That’s the title of Ranger John Heiser’s presentation today (January 27) as part of Gettysburg National Military Park’s 2013 Winter Lecture series. His subject was the Army of Northern Virginia in 1863.
John made a good presentation. He told us the ANV was a very simple army, what he termed a “yeoman army,” made up of all types of occupations, all backgrounds, all faiths, and all socioeconomic statuses.
The seat of the war in 1863 remained Virginia. The Army of the Potomac had tried to take Richmond and failed, and Lee had tried to take the war into the North in 1862 and had failed. Both armies were in Virginia again as 1862 closed and 1863 opened.
The soldiers of the ANV were not all boys. This chart gives a distribution of the age ranges of the soldiers. They weren’t much different than any other army. A lot of immigrants were in the ranks, and the average age in 1862-1863 was the mid-20s.
Slaveowners made up over a third of the ANV and over 40% of the ANV’s soldiers lived in a slaveowning household. This statistic will no doubt come as a surprise to neoconfederates. Slaves were incorporated into the army at all levels. Half the slaveowners brought at least one slave with them as a personal servant and cook. In addition, the army brought with it hundreds of slaves who were leased from their owners to be laborers, pioneers, and to drive supply wagons.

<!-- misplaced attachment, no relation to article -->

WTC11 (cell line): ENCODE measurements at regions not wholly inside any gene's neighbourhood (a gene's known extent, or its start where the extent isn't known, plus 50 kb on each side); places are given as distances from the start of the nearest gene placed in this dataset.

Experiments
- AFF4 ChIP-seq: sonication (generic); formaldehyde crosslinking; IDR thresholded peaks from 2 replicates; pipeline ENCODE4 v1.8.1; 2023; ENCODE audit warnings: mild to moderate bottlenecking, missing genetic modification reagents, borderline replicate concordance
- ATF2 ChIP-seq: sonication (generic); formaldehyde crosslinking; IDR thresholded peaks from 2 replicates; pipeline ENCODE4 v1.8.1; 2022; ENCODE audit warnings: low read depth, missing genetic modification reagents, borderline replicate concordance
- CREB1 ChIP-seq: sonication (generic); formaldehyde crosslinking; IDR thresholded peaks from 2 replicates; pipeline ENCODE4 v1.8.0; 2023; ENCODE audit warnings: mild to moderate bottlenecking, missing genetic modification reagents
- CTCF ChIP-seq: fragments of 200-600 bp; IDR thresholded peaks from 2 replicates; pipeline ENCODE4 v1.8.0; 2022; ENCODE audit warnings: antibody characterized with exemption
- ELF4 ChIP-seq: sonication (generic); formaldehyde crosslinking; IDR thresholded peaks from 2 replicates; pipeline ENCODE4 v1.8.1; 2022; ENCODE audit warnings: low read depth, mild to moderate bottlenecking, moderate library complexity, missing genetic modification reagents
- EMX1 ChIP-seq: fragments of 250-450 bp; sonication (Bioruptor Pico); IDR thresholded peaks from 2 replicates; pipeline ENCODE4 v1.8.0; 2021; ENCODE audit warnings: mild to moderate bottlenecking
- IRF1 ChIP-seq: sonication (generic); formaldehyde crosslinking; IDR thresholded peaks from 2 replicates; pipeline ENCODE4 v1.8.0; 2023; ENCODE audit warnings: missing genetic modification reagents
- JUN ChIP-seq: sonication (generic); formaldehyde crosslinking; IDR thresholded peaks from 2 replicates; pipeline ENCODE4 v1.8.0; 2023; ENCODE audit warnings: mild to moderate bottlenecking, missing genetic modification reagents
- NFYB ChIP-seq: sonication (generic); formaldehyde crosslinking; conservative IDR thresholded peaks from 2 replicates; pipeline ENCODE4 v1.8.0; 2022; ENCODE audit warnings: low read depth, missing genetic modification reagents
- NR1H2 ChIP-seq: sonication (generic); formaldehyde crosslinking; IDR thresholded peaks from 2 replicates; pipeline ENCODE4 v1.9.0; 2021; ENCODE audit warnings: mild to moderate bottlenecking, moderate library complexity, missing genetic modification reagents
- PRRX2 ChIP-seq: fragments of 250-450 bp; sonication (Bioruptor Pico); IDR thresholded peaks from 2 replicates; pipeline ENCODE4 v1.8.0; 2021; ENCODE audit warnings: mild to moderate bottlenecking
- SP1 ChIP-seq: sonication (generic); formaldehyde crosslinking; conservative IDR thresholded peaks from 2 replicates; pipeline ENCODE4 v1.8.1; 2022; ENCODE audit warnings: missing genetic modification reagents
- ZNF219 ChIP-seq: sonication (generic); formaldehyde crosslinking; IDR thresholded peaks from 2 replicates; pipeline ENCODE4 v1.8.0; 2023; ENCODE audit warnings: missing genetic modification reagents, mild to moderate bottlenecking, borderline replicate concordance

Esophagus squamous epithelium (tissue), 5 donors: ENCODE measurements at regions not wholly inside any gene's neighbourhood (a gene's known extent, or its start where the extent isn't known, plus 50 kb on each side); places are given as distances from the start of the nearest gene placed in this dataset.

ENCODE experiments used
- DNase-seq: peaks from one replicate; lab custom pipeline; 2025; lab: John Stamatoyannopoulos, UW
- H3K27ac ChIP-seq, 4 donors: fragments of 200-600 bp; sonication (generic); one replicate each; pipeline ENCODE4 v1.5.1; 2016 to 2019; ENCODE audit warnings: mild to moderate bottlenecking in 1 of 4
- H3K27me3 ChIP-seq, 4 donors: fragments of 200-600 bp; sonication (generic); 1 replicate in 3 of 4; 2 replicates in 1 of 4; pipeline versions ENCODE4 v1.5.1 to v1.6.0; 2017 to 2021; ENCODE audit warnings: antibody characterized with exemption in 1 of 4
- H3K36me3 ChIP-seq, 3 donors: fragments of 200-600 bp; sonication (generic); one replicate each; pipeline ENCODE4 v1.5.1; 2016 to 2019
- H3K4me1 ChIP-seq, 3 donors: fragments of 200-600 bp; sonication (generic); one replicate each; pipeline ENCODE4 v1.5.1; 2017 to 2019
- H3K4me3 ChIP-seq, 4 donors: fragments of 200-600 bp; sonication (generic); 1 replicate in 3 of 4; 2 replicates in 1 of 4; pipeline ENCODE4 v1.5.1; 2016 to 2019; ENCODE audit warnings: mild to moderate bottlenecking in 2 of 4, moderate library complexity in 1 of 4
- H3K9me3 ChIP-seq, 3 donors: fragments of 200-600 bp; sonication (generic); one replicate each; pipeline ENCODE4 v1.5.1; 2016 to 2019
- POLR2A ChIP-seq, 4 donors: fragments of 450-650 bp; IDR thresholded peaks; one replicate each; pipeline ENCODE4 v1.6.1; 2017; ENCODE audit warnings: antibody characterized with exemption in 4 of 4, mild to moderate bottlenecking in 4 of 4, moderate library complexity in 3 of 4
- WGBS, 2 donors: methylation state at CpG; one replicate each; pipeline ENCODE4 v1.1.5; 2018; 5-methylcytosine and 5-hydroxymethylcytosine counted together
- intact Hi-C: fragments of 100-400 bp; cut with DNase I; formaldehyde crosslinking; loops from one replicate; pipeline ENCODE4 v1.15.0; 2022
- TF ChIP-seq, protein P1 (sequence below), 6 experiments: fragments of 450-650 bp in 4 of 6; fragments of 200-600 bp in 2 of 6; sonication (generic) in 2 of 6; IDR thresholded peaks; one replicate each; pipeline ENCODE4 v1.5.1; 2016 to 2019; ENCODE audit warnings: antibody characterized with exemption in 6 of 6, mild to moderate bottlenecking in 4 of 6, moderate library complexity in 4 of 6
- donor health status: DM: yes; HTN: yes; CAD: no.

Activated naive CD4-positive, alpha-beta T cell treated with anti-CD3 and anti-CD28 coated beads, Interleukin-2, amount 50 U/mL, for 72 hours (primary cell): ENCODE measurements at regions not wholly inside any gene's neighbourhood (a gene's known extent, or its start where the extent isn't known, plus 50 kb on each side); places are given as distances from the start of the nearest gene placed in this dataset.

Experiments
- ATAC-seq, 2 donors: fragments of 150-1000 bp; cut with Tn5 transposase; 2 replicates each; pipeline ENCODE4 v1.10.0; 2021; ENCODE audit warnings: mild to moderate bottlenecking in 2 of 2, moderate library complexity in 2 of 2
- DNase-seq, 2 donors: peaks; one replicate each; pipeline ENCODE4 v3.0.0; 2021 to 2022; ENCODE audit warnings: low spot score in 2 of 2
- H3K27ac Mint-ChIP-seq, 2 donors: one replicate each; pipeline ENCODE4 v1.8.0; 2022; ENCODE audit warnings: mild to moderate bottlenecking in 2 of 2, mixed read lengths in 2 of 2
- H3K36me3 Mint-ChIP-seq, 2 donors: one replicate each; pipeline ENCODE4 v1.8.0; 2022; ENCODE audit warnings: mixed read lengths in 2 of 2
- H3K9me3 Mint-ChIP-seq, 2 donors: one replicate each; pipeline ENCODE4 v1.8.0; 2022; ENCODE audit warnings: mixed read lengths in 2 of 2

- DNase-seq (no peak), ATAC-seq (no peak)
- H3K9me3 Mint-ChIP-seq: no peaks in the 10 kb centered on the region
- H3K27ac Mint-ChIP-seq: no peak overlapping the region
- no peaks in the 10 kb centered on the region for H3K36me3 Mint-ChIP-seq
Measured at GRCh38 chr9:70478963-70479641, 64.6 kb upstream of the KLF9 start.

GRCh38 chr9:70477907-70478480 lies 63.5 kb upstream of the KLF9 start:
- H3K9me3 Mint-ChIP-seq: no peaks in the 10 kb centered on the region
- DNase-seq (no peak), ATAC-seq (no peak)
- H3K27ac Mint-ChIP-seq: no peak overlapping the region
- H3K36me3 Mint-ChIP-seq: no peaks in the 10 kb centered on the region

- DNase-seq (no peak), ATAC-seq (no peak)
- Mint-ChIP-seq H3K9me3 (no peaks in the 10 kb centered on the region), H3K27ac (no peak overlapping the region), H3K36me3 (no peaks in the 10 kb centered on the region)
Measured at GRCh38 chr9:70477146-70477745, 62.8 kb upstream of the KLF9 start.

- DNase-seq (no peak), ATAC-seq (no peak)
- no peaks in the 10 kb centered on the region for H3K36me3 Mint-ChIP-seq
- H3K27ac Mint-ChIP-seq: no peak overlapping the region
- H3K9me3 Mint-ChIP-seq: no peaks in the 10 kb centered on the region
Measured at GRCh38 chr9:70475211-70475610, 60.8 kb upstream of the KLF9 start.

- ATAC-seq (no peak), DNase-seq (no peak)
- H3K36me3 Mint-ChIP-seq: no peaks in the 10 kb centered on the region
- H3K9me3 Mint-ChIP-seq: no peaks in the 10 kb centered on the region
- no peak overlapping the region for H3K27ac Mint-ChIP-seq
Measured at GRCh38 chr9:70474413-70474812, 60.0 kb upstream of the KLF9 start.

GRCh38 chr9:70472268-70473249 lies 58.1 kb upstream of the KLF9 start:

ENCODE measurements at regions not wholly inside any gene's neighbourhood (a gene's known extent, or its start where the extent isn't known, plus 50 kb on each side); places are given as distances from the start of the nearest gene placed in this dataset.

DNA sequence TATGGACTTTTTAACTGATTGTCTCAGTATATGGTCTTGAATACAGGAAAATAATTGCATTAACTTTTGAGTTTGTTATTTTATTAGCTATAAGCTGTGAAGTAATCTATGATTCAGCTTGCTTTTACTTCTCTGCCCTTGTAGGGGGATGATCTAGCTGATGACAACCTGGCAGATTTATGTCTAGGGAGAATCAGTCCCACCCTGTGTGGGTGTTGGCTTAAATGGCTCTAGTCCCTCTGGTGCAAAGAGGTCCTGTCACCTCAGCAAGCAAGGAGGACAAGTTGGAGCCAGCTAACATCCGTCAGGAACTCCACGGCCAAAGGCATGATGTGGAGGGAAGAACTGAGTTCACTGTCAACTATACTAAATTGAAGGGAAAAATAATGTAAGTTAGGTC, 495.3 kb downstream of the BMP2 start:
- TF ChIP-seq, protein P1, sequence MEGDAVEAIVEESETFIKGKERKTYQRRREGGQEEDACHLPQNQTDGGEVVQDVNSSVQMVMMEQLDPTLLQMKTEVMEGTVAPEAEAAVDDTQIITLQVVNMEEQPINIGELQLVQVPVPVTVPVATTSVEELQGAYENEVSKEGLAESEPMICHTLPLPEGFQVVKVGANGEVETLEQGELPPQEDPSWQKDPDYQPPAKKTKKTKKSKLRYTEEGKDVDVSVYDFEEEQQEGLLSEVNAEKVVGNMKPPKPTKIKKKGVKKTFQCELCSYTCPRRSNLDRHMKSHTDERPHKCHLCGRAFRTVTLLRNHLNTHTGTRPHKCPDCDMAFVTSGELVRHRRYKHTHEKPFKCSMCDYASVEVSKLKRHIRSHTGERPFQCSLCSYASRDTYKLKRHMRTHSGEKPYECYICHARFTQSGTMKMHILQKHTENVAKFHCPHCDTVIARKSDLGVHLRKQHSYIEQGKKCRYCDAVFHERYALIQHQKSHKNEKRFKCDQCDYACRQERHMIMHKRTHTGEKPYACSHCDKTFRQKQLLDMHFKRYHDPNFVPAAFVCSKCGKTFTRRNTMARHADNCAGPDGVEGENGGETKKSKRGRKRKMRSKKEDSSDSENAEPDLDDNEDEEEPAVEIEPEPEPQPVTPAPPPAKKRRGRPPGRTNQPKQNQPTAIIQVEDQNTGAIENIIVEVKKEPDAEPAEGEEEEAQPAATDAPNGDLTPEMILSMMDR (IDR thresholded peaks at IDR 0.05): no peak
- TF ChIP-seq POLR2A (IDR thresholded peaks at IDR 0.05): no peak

In looking at the socioeconomic status of the soldiers, we see equality in the artillery and cavalry because those branches were so small. In the infantry, however, there was a huge disparity, with officers most likely by a large margin to be from a higher socioeconomic background than the soldiers under them.
The army in 1863 is undergoing a transition.
The typical soldier is 20-30 years old, single, Christian, and, of course, white. They were in a uniform supplied by their state quartermaster system, but this system had been shown to be failing, so the confederates were moving to a depot system of supply.
Many will recognize this as the only photograph we have of the Army of Northern Virginia on the march in the field. The rebels traveled light, lighter than the Army of the Potomac. As time goes on, their load gets even lighter.
The army is in the midst of transition in 1863. 40,000 to 65,000 men who are assigned to the Army of Northern Virginia are not with it. They are spread out, working in depots, working as cobblers, working as metalworkers, and other jobs. But they are still soldiers assigned to the ANV. Sickness and casualties have taken their toll, as have desertions, but morale generally has not changed. It’s still relatively high due to the successes the army has enjoyed.
Lee’s cavalry has been reduced to about half of what it had been. He only has about 48,000 officers and men available, due not only to those who are assigned elsewhere but also to diseases, wounded men in hospitals, and men who have deserted, though many of those deserters will return in the spring. The morale of Lee’s army was key to his discipline, and the discipline in the ANV was different from the discipline in the AoP. For example, the penalty for desertion in the AoP was death, while in the ANV it was usually carrying a rail or some other type of punishment instead of death. Sometimes, though, deserters did pay with their lives.